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Indonesian Minister to Middle East in Hope of Easing Saudi-Iran Rift

  • Reuters

FILE - Iranian demonstrators hold anti-Saudi placards in a rally to protest the execution by Saudi Arabia last week of Sheikh Nimr al-Nimr, a prominent opposition Saudi Shiite cleric, in Tehran, Iran, Jan. 4, 2016.

FILE - Iranian demonstrators hold anti-Saudi placards in a rally to protest the execution by Saudi Arabia last week of Sheikh Nimr al-Nimr, a prominent opposition Saudi Shiite cleric, in Tehran, Iran, Jan. 4, 2016.

Indonesia wants to mediate between Saudi Arabia and Iran in the hope of preserving peace in the Middle East, an Indonesian official said on Tuesday, warning that the impact of war between the neighbors would have a global impact.

Indonesia has the world's largest population of Muslims, the majority of whom are Sunnis, but it seldom plays a prominent role in the Islamic world.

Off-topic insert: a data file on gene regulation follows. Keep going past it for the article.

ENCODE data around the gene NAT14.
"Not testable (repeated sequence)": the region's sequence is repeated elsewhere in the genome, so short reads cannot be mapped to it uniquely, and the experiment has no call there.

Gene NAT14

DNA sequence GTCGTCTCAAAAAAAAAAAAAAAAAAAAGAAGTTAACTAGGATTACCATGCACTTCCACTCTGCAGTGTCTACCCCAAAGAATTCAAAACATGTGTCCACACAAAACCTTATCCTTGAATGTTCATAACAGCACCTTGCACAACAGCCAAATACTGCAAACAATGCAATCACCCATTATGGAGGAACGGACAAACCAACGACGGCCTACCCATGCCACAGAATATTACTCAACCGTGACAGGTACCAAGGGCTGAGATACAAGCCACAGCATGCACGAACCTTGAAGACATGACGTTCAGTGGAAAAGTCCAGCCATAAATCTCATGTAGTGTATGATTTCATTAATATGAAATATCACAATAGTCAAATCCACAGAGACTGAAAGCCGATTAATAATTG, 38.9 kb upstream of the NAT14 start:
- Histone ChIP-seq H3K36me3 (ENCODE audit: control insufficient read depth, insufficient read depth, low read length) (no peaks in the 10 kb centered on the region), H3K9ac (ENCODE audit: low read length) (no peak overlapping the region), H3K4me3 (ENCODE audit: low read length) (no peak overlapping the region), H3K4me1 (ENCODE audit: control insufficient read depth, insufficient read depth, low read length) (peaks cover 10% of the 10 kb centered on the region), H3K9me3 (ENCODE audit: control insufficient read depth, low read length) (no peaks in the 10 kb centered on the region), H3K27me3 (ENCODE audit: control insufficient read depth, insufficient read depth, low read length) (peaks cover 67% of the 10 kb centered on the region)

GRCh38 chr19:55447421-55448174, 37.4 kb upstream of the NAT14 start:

Uneasy relations between the conservative Sunni kingdom of Saudi Arabia and Shi'ite power Iran deteriorated sharply when Saudi Arabia executed Shi'ite cleric Nimr al-Nimr on Jan. 2, triggering outrage among Shi'ites.

Saudi Arabia cut ties with Iran after protesters attacked the Saudi embassy there.

Indonesian Foreign Minister Retno Marsudi will travel to the Middle East this week to meet heads of state of the rivals, both of which are major oil exporters.

"Indonesia is ready to play a role to help the process and whatever needs to be done to maintain peace and stability in the region," ministry spokesman Armanatha Nasir told Reuters.

"Because if it is not maintained, the impact is not just for the region, but there will be a global impact," he said.

Indonesia hoped the two sides could resolve their difference amicably, he said.

Indonesia has seen sporadic attacks on its Shi'ite minority in recent years and analysts say there is a risk of increasing threats against the community given the tension in the Middle East.

Anti-terrorism police in recent days arrested four men suspected of planning attacks on prominent Indonesian Shi'ite leaders.

Officials believe there are more than 1,000 supporters of the hardline Sunni group Islamic State (IS) in Indonesia, and say that scores of Indonesian IS activists have returned from the Middle East.

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